Ketosis & OMAD

Two Staples of the Eat Like A Bear Diet

What is Ketosis?


Ketosis is a metabolic state that occurs when your body burns fat for energy instead of glucose. The keto diet has many possible benefits including potential weight loss, increased energy and treating chronic illness. However, the diet can produce side effects including “keto” breath and constipation.

Ketosis is a process that occurs when your body uses fat as its main fuel source. Normally, your body uses blood sugar (glucose) as its key energy source.

You typically get glucose in your diet by eating carbohydrates (carbs) such as starches and sugars. Your body breaks the carbohydrates down into glucose and then uses the glucose as fuel. Your liver stores the rest and releases it as needed.

When your carb intake is very low, these glucose stores drain down. Since your body doesn’t have enough carbs to burn for energy, it burns fat instead. As your body breaks down fat, it produces a compound called ketones. The ketones, or ketone bodies, become your body and brain’s main source of energy.

The fat your body uses to create ketones may come from your diet (nutritional ketosis), or it may come from your body’s fat stores. Your liver produces a small amount of ketones on its own. But when your glucose level decreases, your insulin level decreases. This causes your liver to ramp up the production of ketones to ensure it can provide enough energy for your brain. Therefore, your blood has high levels of ketones during ketosis.

What is the ketosis diet?

The ketogenic (keto) diet changes the way your body uses food. Typically, carbohydrates in your diet provide most of the fuel your body needs. The keto diet reduces the number of carbs you eat and teaches your body to burn fat for fuel instead.

The keto diet is high in fat, moderate in protein and low in carbohydrates. The standard keto diet consists of 70% to 80% fats, 10% to 20% proteins and 5% to 10% carbohydrates.

Many nutrient-rich foods contain high amounts of carbohydrates. This includes whole grains, fruits and vegetables. Carbs from all sources are restricted on the keto diet. So you’ll have to cut out all bread, cereal and other grains and make serious cuts to your fruit and vegetable intake. The types of foods that provide fat for the keto diet include:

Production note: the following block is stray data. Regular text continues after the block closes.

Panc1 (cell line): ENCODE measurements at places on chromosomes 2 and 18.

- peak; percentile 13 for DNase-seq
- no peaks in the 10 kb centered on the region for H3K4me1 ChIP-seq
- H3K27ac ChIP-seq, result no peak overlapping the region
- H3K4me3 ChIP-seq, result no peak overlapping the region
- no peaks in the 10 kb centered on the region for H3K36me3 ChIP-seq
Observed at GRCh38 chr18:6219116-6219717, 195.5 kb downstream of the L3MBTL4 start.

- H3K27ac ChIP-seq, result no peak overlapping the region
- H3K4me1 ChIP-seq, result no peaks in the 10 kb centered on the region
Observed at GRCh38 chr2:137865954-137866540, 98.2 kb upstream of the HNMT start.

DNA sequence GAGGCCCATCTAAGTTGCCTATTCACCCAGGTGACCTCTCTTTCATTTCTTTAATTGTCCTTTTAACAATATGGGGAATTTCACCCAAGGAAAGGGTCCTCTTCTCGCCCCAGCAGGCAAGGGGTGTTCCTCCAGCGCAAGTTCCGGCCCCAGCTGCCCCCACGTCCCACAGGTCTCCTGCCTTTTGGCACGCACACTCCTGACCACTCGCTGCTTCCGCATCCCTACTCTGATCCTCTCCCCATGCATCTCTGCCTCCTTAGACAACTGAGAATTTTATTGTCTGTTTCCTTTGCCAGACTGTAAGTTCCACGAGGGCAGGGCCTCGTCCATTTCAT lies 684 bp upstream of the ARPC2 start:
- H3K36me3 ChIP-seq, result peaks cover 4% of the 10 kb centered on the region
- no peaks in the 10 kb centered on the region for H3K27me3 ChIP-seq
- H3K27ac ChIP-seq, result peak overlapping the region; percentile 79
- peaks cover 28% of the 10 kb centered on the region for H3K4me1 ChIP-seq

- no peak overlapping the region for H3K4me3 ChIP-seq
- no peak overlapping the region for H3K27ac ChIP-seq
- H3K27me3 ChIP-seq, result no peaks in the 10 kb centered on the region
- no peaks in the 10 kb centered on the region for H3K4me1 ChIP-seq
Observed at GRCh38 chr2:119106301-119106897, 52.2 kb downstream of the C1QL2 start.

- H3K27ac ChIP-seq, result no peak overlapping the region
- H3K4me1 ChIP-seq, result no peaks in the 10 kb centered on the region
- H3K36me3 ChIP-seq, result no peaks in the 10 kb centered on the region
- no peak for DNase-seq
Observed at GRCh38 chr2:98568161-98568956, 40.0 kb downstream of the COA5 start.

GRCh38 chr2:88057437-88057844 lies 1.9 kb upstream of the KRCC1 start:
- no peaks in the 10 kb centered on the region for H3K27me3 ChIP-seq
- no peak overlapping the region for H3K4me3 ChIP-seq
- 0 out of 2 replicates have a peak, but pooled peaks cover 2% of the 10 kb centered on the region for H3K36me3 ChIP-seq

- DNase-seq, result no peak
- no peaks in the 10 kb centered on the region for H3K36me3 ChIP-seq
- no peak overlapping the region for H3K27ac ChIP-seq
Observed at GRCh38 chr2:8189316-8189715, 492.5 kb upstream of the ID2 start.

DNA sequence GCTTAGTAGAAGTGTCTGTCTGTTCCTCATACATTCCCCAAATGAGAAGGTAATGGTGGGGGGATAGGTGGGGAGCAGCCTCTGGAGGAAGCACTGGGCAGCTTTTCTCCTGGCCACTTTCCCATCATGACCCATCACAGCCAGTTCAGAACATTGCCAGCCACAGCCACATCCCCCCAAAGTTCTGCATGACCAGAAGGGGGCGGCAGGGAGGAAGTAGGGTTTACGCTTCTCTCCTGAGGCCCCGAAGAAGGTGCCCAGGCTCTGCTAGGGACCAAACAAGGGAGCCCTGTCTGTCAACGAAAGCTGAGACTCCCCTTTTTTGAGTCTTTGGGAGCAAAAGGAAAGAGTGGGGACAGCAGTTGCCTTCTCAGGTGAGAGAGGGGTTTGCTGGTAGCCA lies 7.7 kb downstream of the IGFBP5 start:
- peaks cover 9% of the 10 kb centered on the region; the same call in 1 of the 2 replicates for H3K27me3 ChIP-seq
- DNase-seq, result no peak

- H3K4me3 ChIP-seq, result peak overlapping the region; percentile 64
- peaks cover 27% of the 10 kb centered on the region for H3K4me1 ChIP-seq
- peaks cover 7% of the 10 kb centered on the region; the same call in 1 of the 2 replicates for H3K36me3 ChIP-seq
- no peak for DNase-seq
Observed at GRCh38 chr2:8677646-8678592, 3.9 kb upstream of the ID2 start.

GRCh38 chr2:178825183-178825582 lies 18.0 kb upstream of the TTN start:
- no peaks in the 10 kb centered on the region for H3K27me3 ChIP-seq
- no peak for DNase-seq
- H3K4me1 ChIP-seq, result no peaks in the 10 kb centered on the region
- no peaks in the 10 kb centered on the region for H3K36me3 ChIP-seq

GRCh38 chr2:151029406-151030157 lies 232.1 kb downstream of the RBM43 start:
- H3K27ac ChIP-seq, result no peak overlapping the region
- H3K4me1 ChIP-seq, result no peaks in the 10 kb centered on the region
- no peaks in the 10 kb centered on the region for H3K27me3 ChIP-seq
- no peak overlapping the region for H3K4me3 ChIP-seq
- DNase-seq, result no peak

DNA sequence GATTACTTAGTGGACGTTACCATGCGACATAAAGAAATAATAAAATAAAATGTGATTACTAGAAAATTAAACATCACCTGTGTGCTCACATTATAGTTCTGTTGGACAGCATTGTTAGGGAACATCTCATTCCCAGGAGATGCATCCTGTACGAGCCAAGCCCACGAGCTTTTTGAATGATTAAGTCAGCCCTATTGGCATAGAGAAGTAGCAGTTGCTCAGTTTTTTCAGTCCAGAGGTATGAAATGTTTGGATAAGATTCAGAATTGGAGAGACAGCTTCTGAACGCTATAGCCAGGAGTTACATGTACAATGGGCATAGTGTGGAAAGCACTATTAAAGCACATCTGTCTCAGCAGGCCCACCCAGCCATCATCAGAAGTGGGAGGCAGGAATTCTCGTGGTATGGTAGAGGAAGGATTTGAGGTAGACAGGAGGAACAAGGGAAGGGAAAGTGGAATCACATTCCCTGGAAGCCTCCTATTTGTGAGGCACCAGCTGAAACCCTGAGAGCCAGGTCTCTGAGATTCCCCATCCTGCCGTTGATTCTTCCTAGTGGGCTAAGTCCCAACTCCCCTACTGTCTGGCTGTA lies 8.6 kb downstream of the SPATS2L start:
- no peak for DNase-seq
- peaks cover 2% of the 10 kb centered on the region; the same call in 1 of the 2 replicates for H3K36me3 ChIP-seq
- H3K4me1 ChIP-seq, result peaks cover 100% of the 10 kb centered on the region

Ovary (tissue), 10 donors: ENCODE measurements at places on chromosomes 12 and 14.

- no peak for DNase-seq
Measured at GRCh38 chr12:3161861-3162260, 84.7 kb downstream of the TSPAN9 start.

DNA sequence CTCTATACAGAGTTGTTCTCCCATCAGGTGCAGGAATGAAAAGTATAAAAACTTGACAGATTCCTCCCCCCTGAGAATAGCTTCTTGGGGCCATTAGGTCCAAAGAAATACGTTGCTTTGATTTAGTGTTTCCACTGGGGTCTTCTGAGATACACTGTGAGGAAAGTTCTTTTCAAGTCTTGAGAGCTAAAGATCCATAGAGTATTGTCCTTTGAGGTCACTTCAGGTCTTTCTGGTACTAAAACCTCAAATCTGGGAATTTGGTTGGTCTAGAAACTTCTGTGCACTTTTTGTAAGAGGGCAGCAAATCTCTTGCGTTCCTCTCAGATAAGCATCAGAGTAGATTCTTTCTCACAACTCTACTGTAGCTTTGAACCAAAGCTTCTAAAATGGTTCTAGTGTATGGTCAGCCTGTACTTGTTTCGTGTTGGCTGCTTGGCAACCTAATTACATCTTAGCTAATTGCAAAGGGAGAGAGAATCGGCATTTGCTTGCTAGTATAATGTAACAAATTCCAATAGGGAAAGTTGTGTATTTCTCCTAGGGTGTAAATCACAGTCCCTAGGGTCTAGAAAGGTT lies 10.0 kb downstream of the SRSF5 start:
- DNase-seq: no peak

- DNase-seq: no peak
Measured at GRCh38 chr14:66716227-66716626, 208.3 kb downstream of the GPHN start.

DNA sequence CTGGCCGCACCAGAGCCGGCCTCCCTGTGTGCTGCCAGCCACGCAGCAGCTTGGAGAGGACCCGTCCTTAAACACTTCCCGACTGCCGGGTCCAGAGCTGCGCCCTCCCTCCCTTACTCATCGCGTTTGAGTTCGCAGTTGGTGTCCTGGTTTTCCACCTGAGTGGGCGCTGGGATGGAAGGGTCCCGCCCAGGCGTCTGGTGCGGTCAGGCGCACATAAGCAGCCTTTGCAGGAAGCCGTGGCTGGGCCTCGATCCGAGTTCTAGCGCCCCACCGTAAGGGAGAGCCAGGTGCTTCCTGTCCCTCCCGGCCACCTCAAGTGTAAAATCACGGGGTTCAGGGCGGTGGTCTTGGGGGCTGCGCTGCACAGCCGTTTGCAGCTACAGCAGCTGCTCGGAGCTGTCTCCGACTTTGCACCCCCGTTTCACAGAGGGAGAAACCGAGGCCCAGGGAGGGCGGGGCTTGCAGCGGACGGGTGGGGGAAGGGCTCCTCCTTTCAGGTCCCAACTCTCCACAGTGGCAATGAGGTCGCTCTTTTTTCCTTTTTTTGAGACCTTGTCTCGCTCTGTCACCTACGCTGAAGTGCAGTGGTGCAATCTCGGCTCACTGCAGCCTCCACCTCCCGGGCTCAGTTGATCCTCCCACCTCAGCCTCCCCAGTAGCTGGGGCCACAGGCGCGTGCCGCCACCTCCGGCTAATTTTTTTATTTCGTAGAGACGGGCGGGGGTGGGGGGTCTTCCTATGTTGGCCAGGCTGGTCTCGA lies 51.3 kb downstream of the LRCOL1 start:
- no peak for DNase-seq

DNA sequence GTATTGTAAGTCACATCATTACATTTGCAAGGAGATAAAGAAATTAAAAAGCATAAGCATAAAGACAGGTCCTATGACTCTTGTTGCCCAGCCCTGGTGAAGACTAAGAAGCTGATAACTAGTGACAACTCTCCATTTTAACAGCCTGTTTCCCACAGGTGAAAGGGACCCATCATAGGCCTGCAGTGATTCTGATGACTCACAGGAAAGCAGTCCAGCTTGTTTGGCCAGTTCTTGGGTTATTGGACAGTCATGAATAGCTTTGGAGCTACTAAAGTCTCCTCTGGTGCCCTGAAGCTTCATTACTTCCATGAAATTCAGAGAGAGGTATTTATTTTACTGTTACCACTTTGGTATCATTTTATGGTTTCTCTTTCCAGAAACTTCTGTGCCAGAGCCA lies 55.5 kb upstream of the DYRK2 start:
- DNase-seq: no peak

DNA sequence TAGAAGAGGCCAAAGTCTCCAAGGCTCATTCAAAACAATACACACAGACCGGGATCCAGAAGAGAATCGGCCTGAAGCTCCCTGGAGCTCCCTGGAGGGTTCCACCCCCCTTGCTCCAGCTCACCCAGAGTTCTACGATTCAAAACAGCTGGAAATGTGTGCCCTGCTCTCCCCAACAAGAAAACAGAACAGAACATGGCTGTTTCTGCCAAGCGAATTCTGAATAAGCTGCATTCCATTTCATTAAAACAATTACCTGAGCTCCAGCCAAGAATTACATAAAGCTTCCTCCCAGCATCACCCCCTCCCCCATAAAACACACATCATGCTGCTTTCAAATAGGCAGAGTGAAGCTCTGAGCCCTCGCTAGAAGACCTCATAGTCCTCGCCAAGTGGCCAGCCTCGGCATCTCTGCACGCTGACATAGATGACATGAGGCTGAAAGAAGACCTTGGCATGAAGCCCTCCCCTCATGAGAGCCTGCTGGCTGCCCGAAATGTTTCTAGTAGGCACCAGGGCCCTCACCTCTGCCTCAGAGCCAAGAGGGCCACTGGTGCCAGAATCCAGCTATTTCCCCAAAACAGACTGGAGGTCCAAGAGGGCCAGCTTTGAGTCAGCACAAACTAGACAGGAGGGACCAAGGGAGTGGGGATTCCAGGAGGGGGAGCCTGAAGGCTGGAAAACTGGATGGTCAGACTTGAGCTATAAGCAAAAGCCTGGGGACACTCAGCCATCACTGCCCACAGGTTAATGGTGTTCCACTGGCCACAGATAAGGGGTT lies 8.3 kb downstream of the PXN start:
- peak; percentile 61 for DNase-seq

• Meats and fish.

  • Eggs.

  • Nuts and seeds.

  • Butter and cream.

  • Cheese.

  • Oils such as olive oil and canola oil.

How many carbs do I need for ketosis?

You’ll need to stay under 50 grams of carbohydrates per day to enter and stay in ketosis. That’s about three slices of bread, two bananas or 1 cup of pasta.

How long does it take to get into ketosis?

If you eat between 20 and 50 grams of carbohydrates each day, it will usually take you two to four days to enter ketosis. However, the time it takes to enter this state varies based on several factors. It may take you a week or longer to get into ketosis. Factors that may influence how long it takes you to achieve this state include your:

If you eat a high-carb diet before starting a keto diet, it may take you longer to reach ketosis than someone who consumes a low-carb diet. That’s because your body needs to exhaust its glucose stores first.

You may be able to get into ketosis faster with intermittent fasting. The most common method of intermittent fasting involves eating all of your food within eight hours. Then, you fast for the remaining 16 hours of a 24-hour period.

What are the benefits of ketosis?

Research has shown that ketosis may have several health benefits. One of the biggest benefits of ketosis may be weight loss. The process can help you feel less hungry, which may lead to eating less food. It can help you lose belly fat (visceral fat) while maintaining a lean mass. Other possible benefits of ketosis include treating and managing diseases such as:

  • Epilepsy: Healthcare providers often put children with epilepsy on the keto diet to reduce or even prevent seizures by altering the “excitability” part of their brain.

  • Other neurologic conditions: Research has shown the keto diet may help improve neurological conditions such as Alzheimer’s disease, autism and brain cancers such as glioblastoma.

  • Type 2 diabetes: The keto diet can help people with Type 2 diabetes lose weight and manage their blood sugar levels.

  • Heart disease: The keto diet may lower your risk of developing cardiovascular disease by lowering your blood pressure, improving your HDL (“good”) cholesterol levels and lowering your triglycerides.

  • Metabolic syndrome: The keto diet may reduce your risk of developing metabolic syndrome, which is associated with your risk of heart disease.